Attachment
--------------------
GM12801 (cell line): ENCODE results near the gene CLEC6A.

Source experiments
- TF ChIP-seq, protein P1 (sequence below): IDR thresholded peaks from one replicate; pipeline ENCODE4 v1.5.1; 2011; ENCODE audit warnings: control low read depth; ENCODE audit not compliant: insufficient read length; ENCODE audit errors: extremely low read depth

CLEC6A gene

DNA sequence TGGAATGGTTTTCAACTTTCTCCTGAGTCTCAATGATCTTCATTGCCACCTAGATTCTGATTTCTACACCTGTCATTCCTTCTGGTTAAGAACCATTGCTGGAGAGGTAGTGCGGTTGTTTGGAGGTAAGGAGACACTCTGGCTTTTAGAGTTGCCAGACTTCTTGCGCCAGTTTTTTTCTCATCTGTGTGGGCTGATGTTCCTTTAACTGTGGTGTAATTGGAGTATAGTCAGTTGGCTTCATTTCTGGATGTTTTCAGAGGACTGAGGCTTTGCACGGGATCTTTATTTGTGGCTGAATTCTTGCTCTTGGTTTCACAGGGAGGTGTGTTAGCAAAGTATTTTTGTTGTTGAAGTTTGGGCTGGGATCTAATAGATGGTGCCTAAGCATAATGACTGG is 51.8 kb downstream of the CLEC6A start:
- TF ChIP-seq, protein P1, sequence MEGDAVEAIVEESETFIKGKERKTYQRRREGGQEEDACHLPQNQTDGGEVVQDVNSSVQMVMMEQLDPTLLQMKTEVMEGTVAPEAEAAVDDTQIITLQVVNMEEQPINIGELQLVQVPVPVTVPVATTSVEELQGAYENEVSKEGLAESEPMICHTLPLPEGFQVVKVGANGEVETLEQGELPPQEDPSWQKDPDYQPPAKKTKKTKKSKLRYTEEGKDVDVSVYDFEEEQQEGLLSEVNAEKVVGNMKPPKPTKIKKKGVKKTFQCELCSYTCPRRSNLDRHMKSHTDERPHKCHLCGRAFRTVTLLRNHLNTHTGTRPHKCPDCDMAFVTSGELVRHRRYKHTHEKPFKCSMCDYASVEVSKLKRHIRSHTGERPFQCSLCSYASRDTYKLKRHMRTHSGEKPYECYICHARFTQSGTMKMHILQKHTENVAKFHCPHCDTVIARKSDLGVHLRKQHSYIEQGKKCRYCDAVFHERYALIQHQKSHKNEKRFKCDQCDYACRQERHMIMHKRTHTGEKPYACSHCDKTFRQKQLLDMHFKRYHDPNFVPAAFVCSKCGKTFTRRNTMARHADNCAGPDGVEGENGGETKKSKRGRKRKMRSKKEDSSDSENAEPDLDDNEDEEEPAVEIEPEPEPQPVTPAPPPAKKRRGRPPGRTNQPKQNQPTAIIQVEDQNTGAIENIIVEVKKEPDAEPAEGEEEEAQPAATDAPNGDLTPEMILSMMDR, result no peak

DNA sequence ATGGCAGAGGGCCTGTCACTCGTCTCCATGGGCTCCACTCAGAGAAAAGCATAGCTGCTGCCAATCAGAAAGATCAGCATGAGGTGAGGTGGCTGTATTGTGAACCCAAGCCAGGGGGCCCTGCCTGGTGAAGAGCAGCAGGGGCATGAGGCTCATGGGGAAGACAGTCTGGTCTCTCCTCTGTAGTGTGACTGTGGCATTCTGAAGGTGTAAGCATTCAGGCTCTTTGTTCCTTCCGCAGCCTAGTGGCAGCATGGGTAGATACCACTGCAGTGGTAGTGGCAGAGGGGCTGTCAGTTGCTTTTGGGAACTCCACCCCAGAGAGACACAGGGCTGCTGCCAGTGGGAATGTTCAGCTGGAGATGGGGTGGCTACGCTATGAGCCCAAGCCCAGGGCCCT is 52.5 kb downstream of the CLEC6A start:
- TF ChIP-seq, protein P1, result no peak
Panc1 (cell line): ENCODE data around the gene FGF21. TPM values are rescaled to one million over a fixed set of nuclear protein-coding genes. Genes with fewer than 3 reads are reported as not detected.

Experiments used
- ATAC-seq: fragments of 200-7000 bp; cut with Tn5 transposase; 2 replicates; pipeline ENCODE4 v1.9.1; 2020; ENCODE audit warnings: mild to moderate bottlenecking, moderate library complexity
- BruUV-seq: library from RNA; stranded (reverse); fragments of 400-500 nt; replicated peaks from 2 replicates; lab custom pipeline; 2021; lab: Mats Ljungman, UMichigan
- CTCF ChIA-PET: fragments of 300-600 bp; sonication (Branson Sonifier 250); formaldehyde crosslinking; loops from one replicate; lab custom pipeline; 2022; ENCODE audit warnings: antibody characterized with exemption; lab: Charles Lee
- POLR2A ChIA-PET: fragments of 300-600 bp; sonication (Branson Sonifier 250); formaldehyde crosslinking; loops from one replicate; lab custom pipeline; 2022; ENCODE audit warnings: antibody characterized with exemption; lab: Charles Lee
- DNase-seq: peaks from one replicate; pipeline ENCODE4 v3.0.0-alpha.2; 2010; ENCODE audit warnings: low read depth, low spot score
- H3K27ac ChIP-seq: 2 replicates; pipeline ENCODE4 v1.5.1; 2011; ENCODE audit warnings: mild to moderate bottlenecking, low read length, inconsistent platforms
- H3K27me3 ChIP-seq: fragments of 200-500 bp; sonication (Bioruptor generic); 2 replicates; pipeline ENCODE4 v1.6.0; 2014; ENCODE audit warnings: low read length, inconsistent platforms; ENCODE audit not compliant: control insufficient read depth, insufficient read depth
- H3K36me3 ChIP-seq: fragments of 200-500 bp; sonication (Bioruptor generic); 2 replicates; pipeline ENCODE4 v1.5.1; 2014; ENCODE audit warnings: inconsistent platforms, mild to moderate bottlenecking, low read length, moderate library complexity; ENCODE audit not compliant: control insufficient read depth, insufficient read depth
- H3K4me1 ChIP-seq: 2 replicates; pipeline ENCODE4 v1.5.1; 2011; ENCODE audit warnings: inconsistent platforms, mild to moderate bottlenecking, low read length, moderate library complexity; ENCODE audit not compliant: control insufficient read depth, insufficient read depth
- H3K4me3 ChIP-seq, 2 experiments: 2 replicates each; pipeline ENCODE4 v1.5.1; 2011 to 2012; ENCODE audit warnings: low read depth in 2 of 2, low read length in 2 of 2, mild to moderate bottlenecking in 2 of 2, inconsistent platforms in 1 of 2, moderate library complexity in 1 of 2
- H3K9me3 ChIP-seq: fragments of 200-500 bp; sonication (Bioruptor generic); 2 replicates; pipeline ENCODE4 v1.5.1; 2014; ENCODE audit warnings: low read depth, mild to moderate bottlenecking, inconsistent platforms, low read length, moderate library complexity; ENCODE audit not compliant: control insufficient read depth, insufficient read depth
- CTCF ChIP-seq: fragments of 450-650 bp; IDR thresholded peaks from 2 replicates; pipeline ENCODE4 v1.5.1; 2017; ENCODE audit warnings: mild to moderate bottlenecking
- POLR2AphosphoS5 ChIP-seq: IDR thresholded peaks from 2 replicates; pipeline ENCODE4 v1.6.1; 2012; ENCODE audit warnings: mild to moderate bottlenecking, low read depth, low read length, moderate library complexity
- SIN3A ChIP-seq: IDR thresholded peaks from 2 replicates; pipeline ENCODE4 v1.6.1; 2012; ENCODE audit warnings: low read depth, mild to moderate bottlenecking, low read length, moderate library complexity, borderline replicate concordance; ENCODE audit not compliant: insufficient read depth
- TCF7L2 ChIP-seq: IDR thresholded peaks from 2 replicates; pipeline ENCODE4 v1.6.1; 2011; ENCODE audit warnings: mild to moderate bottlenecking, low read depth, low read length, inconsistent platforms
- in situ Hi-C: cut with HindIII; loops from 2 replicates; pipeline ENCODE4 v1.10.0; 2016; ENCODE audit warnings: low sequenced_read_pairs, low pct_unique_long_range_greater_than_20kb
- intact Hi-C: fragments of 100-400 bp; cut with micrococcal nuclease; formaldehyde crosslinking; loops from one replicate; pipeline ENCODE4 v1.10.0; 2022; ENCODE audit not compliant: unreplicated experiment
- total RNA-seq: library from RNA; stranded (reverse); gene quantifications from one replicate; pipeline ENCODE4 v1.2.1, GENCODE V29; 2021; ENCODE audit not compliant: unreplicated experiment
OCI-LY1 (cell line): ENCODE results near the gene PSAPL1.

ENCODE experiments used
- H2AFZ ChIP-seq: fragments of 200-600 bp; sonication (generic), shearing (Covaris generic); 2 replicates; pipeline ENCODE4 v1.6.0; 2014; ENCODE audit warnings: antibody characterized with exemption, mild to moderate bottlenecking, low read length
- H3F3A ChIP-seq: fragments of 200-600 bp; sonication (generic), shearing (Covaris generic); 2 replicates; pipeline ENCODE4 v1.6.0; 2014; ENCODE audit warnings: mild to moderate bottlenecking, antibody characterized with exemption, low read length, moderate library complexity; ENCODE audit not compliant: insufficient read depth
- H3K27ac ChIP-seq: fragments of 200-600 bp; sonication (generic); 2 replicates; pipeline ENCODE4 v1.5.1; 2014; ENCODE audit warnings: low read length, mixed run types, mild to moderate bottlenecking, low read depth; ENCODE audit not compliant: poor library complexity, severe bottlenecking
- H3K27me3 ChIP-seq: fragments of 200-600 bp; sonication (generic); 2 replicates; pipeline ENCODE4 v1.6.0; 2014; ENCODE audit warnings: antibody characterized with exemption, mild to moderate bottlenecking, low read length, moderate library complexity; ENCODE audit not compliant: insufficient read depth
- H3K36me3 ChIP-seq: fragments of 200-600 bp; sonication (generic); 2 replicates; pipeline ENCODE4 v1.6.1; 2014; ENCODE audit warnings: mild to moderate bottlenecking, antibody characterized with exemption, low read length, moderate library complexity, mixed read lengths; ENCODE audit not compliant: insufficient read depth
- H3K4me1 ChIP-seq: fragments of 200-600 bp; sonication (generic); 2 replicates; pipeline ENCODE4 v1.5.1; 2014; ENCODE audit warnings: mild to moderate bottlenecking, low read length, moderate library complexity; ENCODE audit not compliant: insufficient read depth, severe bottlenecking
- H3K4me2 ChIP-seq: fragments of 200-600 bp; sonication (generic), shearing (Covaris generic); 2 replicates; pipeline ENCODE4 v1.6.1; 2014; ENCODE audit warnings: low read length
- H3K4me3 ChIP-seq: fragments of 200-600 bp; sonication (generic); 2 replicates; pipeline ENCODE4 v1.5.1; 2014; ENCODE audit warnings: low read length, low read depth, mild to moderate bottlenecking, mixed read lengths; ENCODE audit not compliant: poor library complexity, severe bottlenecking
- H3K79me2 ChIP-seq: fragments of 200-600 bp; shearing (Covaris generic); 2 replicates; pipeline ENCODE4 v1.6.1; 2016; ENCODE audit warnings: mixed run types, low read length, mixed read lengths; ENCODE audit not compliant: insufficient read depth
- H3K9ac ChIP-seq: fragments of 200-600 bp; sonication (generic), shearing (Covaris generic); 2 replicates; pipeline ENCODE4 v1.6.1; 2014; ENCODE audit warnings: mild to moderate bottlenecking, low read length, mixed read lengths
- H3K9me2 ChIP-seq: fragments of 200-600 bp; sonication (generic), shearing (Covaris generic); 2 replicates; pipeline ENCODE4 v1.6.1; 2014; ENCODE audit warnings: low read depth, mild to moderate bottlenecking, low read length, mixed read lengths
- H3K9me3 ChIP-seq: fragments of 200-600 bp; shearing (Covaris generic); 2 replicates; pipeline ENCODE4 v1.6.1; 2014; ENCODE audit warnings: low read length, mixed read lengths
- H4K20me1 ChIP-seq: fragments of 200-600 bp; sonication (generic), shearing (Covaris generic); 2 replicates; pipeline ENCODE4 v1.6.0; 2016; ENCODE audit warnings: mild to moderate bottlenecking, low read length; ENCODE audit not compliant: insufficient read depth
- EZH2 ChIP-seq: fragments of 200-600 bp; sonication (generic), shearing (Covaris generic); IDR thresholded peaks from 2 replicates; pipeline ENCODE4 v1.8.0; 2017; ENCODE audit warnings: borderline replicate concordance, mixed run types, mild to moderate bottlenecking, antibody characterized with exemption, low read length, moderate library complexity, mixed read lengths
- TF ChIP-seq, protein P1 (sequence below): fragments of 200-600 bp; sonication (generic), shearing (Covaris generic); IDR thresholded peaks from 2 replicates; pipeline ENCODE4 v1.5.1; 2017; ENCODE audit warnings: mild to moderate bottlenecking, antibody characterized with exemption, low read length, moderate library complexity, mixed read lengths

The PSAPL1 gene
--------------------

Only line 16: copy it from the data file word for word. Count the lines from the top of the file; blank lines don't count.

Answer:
- H3K27ac ChIP-seq: 2 replicates; pipeline ENCODE4 v1.5.1; 2011; ENCODE audit warnings: mild to moderate bottlenecking, low read length, inconsistent platforms